The above example is not a query letter that any agent would consider. Ever. It’s trash.

This July, I’ll attend the Midwest Writers Workshop at Ball State University. I know how much I need help with my query letter skills (or lack thereof), so I signed up for a query critique with a literary agent. The thing is, I want this critique to go well. I want the agent to say, “This is great! What do you need my help for?” It’s not likely, but it has given me motivation to buckle down on this submission for the critique.

I’ve been working hard. Even the Noodle Friends – my writer critique group – have been working hard alongside me (Thank you, Amanda, Christine, Val, and Victor! You are truly amazing!).

The thing is, I want to craft an excellent query letter that will grab an agent’s attention. It’s the only way I’ll ever be published in the traditional manner, and that’s my goal.

I’ve written and re-written several drafts over the past few days. I think I might be close to something decent. The query below is probably the one I’ll send in for my query critique, but I may tinker with it some more. It’s close to my 30th attempt at a query letter for this book, but I haven’t kept track of the number of drafts very well. (I’d honestly like to forget most of those previous drafts).

This query draft weighs in at 241 words. It cuts out the superfluous fluff of the story. It focuses on the protagonist, her desires, and the stakes at hand in accomplishing her desires.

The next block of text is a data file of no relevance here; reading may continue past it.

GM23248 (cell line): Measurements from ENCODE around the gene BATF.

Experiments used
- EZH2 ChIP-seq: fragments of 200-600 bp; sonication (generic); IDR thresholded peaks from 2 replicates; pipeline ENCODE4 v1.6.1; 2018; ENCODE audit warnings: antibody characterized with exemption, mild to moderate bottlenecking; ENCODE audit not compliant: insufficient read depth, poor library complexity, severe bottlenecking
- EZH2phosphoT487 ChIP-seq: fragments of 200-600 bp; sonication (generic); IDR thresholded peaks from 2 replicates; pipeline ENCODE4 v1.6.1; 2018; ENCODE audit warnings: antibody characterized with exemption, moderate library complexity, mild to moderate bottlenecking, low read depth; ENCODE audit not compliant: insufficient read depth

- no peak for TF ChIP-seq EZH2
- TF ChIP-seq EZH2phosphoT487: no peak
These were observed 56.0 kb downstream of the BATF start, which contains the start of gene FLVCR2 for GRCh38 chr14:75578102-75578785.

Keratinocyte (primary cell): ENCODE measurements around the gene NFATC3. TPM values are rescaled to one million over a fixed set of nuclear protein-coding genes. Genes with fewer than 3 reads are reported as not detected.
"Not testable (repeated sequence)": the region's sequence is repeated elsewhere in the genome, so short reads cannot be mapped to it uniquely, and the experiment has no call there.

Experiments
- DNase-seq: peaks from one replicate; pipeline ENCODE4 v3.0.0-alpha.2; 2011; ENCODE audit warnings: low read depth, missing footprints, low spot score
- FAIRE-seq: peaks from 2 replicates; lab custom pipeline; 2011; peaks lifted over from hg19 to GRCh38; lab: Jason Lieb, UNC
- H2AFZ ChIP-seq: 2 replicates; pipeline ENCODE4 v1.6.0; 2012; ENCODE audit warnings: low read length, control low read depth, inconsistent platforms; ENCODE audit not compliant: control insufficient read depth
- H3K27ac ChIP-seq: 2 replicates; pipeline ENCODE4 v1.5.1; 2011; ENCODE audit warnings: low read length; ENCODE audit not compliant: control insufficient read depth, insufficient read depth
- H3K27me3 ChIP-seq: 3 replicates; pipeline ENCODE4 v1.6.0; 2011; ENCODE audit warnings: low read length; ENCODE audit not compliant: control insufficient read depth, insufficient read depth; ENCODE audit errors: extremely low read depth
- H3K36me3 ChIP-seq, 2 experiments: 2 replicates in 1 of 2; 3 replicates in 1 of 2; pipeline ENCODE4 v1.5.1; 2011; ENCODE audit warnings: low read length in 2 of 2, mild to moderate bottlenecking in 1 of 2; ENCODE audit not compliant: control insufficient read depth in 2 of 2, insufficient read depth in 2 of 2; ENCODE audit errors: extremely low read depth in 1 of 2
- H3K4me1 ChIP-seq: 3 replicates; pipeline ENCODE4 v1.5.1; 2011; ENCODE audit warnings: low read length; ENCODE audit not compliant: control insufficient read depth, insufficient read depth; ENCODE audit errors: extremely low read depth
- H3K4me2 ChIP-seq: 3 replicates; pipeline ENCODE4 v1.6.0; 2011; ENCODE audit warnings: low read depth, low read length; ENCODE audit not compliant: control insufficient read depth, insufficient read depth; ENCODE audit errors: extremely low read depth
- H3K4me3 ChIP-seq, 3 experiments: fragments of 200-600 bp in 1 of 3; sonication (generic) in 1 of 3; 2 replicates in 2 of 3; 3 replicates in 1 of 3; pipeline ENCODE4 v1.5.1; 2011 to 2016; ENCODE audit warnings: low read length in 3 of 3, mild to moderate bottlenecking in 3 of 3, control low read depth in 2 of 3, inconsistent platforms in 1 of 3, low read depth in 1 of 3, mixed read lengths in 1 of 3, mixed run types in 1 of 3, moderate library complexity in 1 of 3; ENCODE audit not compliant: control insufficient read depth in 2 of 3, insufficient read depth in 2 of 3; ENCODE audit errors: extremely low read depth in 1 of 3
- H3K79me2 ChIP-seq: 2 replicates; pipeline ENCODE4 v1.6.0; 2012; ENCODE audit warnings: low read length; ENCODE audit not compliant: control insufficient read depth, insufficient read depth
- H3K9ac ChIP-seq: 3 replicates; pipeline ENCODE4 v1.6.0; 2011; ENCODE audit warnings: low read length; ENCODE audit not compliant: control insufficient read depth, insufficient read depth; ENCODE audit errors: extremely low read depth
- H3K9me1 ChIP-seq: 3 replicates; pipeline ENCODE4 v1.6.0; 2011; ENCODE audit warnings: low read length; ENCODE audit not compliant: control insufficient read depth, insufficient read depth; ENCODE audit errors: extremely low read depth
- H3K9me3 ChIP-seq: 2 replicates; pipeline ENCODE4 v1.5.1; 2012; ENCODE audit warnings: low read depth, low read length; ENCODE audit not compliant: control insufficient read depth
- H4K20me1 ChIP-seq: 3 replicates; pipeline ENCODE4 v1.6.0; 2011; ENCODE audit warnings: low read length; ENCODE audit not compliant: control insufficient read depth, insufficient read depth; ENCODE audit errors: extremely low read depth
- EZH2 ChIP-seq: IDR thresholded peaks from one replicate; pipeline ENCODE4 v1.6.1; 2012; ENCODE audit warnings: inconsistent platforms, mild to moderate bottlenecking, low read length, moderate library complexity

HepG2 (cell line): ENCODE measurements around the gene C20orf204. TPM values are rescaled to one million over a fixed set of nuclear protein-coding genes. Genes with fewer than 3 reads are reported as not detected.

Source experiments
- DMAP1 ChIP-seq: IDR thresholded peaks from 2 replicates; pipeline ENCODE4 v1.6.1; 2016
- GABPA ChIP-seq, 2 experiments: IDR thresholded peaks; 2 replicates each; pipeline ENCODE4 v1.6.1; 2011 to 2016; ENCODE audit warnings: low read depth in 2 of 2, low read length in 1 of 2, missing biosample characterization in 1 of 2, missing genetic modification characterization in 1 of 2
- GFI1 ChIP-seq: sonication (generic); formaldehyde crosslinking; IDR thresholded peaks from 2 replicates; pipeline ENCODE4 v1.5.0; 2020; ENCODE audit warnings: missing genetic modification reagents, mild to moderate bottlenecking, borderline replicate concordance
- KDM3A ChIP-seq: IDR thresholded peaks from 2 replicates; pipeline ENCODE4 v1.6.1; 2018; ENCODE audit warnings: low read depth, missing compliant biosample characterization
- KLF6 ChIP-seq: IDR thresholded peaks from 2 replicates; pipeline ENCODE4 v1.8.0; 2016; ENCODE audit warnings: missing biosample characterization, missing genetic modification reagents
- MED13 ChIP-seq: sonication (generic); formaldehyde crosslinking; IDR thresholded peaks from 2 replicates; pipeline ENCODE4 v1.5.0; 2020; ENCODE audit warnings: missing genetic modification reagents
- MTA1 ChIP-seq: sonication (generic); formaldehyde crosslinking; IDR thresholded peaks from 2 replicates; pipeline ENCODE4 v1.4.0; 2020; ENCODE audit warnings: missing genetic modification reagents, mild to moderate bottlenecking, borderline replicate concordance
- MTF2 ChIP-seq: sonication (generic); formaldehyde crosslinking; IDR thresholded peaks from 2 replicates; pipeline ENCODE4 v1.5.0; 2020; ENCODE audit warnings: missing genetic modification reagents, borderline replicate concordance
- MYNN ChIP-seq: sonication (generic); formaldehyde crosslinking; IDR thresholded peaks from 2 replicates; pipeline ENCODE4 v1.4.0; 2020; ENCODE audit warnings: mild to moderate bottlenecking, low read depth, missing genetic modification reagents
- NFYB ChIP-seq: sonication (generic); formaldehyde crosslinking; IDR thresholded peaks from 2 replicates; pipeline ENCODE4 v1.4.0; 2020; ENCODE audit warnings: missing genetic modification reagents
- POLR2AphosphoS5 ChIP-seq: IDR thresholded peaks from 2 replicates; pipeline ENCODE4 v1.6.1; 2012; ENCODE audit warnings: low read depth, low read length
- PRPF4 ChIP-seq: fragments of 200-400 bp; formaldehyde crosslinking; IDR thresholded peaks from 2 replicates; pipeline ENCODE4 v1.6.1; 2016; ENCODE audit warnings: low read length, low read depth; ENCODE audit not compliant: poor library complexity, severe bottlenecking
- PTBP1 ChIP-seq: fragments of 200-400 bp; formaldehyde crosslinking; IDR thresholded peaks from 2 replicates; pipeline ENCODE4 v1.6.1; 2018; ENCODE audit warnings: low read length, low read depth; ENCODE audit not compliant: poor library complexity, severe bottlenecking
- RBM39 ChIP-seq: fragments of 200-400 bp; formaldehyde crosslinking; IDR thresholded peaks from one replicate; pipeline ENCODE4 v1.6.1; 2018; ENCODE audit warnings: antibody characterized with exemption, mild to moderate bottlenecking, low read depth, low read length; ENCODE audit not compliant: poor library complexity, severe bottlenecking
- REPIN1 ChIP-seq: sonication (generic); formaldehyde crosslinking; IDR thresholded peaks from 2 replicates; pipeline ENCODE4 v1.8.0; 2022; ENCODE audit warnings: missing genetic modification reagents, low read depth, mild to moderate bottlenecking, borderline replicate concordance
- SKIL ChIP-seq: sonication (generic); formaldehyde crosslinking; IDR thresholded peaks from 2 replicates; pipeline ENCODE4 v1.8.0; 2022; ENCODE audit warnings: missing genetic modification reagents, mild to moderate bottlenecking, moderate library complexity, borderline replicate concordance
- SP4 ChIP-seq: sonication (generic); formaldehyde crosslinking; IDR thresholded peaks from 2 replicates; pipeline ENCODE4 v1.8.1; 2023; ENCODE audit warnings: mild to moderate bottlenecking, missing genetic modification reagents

I’m writing because I know you represent young adult fantasy. I would like to introduce my YA fantasy, THE LESSER BETRAYAL, complete at 101,000 words.

Ashura is a warrioress who only wants to protect her people, the Children of Daedin, by finding a cure for death. When she fails to kill a princess of those believed to be responsible for the curse, Ashura awakes as a captive. She expects to be tortured and killed. Instead, Ashura is shown kindness and hospitality. The relentless love of Ashura’s enemies causes her to question everything she has ever known. Ashura discovers the key to saving her people from death when her captors give Ashura immortality. But the Children of Daedin are bent on destruction. They assail Ashura’s new friends in force. If they succeed, then the cure for death that only Ashura’s former enemies can provide will be lost forever. Now Ashura must betray her own people in order to save them. She will sacrifice everything—even her newfound immortality—to protect the Children of Daedin from themselves.

I am an associate member of SCBWI, and an active member of a writer critique group. When I don’t have a book in my hand or a keyboard under my fingers, I work with children, youth, families, and elderly folk at First UMC in Mount Vernon, Indiana.

May I send you the finished manuscript? Thank you for your time. I hope to hear from you soon.


Is it good? I don’t know. I think it’s better than my previous attempts. The thing is, I’ll know I’m close to having my query right when agents start requesting my manuscript. Until then, I have to keep working on it.

I’ve learned that you can’t give up. You have to learn from your mistakes, laugh them off, and keep working until you get it right.

My query letter may not be perfect yet, but I’ll keep working until it is.